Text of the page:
|Seal Beach, 2014|
I barrelled down the 405 yesterday, heading south to Seal Beach for a day of lacrosse watching. The sky was so blue and so clear you could see the snow on the tops of distant mountains to the east, and the edge of the Pacific dropping off the globe to the west. I had three boys in my car on a Saturday morning -- Henry and two other players -- but no one was talking. I heard a grunt every now and then, though, and turned up the radio. When the phone rang, we all startled, and when Oliver's clear, still-high voice came over the Bluetooth, we winced at its brightness.
Where's the lemon costume?
Um. In the costume drawer?
No, it's not there.
In your closet?
No! It's not there! Where is it?
Well, I have no idea where it is, I said. You'll have to do your lemonade stand without it.
Great, he replied, and hung up.
Bruce Springsteen came on the radio for about two seconds before the phone rang again. This time it was The Husband.
Where's the lemon costume?
I have no idea, I said.
The Husband and The Big O are frightfully similar in temperament, and I imagined a flurry of feathers, chest-beating, sticks being thrown, the sky perhaps falling.
What the he ---
The phone went quiet and Bruce came back on. I thought about glue for a bit, how I am The Glue, and then I thought about Bruce Springsteen, his arms, and how he plays his guitar, that thing he does, and then I thought about surfers, how watching them makes me warm.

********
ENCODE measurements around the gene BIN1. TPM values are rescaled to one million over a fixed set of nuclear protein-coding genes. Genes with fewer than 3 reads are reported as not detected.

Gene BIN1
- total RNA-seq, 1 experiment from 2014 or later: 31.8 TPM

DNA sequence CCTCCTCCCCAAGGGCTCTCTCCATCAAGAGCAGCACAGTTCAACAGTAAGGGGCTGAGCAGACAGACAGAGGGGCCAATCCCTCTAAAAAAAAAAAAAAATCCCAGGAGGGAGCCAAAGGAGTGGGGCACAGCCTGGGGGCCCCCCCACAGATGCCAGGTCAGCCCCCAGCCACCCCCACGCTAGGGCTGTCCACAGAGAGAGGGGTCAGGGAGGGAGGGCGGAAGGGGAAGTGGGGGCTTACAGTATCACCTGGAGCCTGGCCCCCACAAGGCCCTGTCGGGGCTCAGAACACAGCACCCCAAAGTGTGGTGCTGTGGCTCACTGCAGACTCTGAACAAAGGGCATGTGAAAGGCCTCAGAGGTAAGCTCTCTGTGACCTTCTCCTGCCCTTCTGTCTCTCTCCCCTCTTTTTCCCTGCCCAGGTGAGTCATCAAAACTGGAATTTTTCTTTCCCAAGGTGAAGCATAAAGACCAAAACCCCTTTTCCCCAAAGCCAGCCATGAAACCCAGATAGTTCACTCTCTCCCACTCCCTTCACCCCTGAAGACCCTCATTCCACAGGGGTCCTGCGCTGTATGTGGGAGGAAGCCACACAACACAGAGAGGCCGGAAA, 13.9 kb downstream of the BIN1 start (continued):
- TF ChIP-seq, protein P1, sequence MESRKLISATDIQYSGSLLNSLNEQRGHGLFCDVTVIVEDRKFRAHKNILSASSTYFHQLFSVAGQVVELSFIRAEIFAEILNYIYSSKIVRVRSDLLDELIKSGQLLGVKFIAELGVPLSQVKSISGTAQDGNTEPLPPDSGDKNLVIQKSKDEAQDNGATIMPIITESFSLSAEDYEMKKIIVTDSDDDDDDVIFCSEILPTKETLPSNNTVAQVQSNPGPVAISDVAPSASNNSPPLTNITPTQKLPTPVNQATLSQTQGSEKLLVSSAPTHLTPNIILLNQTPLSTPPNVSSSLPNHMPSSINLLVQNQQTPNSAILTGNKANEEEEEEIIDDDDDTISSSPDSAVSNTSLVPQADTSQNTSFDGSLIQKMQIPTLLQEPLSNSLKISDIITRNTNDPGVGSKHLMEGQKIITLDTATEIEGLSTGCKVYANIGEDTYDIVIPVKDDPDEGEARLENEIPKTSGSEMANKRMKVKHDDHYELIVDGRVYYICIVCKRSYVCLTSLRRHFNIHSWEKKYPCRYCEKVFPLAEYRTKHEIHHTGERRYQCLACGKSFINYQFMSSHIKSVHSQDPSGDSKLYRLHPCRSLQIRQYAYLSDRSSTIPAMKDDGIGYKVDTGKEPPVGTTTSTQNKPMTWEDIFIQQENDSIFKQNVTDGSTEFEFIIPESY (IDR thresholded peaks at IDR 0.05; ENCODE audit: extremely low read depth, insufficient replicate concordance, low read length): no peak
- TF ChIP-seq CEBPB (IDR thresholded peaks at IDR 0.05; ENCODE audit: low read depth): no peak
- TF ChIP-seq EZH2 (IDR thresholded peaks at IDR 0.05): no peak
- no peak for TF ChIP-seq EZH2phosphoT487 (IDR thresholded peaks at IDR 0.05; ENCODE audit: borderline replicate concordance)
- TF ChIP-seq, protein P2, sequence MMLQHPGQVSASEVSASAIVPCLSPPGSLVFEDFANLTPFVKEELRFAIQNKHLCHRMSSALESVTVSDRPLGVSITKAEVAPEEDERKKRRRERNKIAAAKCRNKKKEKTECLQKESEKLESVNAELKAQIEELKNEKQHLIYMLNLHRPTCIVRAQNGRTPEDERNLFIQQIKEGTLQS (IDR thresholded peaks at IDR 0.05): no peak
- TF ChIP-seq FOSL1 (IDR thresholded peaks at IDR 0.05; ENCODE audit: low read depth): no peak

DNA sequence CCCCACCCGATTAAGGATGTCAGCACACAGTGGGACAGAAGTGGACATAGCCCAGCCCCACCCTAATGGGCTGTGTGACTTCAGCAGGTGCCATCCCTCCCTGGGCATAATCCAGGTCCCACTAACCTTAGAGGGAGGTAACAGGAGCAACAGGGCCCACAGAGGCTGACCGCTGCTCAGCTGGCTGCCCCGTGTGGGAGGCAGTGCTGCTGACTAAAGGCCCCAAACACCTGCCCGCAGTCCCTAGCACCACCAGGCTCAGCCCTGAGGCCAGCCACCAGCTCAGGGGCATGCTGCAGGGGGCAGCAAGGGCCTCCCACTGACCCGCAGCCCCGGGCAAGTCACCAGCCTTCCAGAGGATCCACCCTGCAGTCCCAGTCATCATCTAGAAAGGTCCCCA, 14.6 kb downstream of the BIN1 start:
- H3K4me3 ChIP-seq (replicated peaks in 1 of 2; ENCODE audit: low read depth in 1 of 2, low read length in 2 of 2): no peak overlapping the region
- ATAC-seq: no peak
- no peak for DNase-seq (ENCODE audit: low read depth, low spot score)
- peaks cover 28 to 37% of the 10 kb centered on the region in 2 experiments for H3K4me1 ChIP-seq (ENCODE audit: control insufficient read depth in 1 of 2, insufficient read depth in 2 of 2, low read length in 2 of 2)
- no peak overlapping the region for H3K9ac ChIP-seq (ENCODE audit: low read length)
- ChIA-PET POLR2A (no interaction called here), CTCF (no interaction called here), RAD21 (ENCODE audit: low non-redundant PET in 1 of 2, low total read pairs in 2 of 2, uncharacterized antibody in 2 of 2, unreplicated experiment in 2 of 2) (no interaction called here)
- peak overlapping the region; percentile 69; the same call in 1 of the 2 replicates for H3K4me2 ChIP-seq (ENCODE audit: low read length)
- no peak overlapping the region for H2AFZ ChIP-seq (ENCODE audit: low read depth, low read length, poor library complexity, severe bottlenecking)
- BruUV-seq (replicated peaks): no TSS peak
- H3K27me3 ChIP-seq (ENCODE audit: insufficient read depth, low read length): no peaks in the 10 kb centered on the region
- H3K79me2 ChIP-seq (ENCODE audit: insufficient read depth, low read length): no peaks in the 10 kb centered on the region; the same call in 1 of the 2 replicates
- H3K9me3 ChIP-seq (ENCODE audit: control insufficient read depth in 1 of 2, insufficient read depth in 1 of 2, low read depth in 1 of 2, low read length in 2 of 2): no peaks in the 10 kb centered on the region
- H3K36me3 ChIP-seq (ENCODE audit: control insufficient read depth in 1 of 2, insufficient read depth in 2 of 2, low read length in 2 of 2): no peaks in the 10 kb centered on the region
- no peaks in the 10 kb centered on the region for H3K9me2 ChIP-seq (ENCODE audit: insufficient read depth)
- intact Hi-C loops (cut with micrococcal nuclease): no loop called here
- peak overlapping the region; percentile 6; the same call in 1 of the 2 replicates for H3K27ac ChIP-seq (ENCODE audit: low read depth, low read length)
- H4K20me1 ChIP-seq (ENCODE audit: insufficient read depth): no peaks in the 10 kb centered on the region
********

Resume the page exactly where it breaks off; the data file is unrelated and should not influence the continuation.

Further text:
The night before I barrelled down the 405 and took a walk from the field to the ocean, climbed over a rise of sand into blue and then walked back and watched three hours of lacrosse, I had come home from a delightful dinner with three dear friends, my head buzzing just the tiniest bit from one very dirty martini and a bowl full of pasta, to a boy fight. Is there anything more aggravating or tedious than brothers bickering? Men fighting? I don't want this to be a lament against the male species, so let's make everyone an animal and do some anthropomorphizing. The small and stout chicken is incredibly industrious but also likes to peck. He pecks and he pecks and he pecks. He pecks on the ape and he pecks on the cheetah. The ape can't stand the pecking, would rather sit and chew on a blade of grass for the duration. He reaches his big, meaty paw out and swipes the chicken, and the chicken squawks far louder than is warranted and begins to peck and peck on the cheetah who is indolent for the most part and good-natured but at a certain number of pecks, he reaches his huge, lazy paw up and makes the chicken fly. There's a burst of feathers and chicken tears because the cheetah is so terribly advantaged and just so damn gorgeous but a mystery, a deep, primitive mystery. There's a wild animal keeper who happens to walk in, she radiates light, the animals are afraid of her, and they love her, too, neither animal nor human, perhaps a goddess, or maybe just glue, and she plucks a feather from her hair where it has landed after flying off the chicken who pecked on the ape and then on the cheetah. She twirls that feather in her hand and catches the cheetah's eye before he takes off with a lacrosse stick held high, and the ape? The ape with his heart of darkness chews his grass, unfathomable.